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We Can’t Leave Them Out There, But We Are Running Out Of Room – Can You Help?

Sometime on January 22, with the temperature below zero, two declawed long-haired cats  were abandoned on Route 104-A.

They were found and taken into the Humane Society foster care, but if that had not happened they could not have survived.

Cat in the Snow (Robin Hutton Photo)
Cat in the Snow (Robin Hutton Photo)

One was so badly matted she had to be taken to a groomer to be shaved down.  Yet they had been someone’s pet once – they were not only declawed, they had been spayed.

On January 28, with the temperature again below zero, a 9-month-old cat was found by two Hannibal teenagers when she was trying to find shelter in their garage.

She had almost no fur on her body, the result of a severe flea infestation and resulting skin infection.

She too would have frozen to death had she not been found and given immediate medical attention.

These stories are not uncommon to the Humane Society. But, this year we have seen a disturbing increase in the number of older cats that were obviously once someone’s pet being abandoned and essentially left to die.

This article, though, is not about the people who abandon their pets.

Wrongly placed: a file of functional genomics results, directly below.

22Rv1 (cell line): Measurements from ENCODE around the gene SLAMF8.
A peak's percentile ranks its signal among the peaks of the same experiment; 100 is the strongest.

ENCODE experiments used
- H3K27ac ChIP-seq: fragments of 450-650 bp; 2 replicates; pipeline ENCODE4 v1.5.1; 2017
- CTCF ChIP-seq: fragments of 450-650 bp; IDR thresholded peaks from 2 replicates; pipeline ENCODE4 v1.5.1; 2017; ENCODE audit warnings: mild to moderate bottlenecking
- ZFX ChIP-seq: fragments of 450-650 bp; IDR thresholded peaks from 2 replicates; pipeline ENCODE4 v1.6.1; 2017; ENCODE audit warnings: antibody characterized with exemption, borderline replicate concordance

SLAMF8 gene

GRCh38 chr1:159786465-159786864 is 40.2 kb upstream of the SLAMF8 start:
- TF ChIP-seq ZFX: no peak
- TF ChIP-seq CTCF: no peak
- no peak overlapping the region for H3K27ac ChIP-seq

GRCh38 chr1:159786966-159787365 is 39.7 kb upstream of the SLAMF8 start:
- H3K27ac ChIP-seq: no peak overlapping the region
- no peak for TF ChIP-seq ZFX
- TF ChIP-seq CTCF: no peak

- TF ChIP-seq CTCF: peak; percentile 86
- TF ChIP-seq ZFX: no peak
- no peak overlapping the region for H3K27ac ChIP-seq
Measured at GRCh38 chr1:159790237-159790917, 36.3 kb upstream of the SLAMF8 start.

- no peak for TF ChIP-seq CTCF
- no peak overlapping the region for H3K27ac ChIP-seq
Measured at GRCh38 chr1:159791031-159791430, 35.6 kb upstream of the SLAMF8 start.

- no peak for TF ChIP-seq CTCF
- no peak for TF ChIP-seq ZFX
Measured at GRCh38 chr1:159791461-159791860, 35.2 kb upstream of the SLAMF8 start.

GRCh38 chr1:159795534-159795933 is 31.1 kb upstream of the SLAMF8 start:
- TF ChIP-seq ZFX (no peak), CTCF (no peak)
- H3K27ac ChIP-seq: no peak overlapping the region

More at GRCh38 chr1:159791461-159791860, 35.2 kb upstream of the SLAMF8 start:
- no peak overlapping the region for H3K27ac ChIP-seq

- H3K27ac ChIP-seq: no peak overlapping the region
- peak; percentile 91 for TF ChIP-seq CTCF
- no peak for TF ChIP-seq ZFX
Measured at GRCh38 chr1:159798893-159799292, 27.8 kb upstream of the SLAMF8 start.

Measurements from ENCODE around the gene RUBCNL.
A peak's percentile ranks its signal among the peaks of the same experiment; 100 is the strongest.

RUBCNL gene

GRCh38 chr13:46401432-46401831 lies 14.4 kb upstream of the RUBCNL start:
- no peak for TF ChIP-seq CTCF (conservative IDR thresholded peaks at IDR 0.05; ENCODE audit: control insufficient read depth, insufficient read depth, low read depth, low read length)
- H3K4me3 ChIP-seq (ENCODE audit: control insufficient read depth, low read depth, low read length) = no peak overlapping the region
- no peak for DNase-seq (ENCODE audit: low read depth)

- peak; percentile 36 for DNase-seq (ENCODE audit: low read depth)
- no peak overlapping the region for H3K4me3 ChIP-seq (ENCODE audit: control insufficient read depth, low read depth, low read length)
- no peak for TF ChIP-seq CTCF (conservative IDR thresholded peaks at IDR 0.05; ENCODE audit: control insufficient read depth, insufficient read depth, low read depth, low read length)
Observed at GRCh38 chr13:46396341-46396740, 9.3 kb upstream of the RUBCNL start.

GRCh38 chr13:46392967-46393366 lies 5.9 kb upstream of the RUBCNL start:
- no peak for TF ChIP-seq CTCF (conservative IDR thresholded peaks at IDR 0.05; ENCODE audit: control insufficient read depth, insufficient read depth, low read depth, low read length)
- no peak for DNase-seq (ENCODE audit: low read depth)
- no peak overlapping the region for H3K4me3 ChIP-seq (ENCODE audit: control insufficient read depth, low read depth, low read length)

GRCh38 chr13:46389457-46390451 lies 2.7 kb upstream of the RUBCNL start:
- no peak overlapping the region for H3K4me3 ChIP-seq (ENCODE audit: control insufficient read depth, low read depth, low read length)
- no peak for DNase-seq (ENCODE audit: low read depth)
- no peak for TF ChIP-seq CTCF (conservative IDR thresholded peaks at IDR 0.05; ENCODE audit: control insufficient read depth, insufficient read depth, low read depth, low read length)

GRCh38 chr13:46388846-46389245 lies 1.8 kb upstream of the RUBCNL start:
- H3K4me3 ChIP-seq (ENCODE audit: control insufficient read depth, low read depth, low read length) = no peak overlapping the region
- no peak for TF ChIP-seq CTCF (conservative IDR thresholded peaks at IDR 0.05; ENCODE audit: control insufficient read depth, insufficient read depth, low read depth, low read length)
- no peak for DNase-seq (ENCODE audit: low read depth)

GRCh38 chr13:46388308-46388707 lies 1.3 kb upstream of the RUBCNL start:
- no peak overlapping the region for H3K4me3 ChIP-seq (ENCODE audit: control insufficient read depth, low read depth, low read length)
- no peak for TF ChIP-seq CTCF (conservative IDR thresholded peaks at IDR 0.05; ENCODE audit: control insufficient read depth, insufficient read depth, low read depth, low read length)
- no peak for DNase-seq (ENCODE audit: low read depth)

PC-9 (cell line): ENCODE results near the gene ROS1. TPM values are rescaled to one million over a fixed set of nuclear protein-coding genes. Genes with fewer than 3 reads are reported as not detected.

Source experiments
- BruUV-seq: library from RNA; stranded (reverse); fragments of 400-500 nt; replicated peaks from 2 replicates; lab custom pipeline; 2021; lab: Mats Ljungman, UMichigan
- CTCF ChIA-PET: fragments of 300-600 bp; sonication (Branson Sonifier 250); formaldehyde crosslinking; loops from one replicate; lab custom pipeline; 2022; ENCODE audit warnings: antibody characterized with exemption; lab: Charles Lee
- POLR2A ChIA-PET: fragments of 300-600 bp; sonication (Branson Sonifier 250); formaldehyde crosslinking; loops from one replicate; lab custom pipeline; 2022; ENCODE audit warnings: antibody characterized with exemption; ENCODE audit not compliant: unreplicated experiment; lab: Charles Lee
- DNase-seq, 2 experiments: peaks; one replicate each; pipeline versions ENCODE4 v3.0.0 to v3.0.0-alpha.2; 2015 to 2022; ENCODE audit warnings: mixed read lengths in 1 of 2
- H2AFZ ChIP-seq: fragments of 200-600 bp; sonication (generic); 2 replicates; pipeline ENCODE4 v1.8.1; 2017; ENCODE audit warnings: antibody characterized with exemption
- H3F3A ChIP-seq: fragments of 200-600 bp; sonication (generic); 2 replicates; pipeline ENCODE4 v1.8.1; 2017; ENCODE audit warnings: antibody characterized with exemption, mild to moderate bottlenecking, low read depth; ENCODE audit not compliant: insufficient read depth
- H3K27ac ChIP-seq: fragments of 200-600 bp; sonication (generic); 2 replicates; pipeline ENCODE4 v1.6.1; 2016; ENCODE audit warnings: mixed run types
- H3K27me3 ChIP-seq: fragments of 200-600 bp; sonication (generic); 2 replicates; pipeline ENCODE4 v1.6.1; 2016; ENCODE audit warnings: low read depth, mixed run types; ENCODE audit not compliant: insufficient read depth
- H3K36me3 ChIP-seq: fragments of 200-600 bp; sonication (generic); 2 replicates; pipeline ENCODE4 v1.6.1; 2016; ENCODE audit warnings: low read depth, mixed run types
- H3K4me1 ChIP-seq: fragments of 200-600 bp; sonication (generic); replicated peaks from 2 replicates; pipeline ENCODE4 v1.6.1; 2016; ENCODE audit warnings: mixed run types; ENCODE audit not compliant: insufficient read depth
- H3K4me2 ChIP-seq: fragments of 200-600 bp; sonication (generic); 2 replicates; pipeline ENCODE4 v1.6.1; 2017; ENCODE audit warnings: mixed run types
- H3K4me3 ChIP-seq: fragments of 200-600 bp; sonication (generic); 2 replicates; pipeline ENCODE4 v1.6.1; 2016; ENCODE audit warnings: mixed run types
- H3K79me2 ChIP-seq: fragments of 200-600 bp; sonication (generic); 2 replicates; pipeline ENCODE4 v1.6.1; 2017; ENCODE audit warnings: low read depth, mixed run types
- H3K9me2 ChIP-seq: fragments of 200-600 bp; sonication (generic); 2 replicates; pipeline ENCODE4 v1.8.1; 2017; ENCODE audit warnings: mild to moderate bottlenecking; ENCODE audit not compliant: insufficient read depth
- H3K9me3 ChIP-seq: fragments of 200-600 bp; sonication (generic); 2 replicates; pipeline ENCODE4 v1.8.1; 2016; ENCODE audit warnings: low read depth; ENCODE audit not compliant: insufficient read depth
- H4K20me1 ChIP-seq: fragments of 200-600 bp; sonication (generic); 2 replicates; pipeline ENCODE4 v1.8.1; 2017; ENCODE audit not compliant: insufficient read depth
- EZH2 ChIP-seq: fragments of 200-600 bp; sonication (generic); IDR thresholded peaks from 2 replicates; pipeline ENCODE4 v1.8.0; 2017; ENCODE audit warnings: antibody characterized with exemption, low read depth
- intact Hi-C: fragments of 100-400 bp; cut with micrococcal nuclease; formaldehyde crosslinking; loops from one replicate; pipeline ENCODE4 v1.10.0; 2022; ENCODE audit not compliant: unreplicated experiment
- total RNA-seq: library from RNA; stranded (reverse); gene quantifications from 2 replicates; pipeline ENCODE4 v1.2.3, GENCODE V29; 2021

It’s about the people who save them by providing foster care for them until we can find them new, safe homes.

In 2013 the Humane Society rescued and adopted out 332 cats.

These numbers are down slightly compared to the year before and we were pleased.

We felt the Humane Society’s spay/neuter clinic was finally having an impact on the problem of abandoned pets in our county.

By the end of 2013 we had spayed/neutered 676 cats and 67% of those cats were from low-income families.

So we were hoping to start seeing a decrease in the number of cats needing rescue each year, and, in fact, there have been fewer litters of young kittens coming into foster care.

The problem now is this.

These older cats, unlike cute fluffy kittens, typically stay in foster care for much longer until we find them homes.

They may have health problems, they may have been traumatized by their time in the wild; but mostly they are just not cute and fluffy.

This reality is starting to put a strain on our foster families.

If you look at our website, we have 46 cats listed for adoption and only one is a young kitten.

Our foster homes are almost always full with these older cats that are harder to find homes for, not impossible, just harder.

We know if this continues we will not be able to rescue all those cats out there in the cold.

Can you help?

Would you be willing to foster a cat or two?

We are not asking for a long-term commitment, just your help us get through the rest of the winter.

We provide the vet care, food and equipment if you need it.

You provide a home and a second chance. Please consider it.

You will be amazed when you discover what a beautiful experience it is to save a life.

Go to our website at www.oswegohumane.org  to read more about the fostering program and for an application to fill out.

If you have questions about fostering, please call Barb @ 343-2959.

1 Comment

  1. What about old a banded houses that are still construction sound, we the people could take turns feeding them. Would have to have away that could come and go when they need to get out. Just a suggestion. From Cindy Mulcahey

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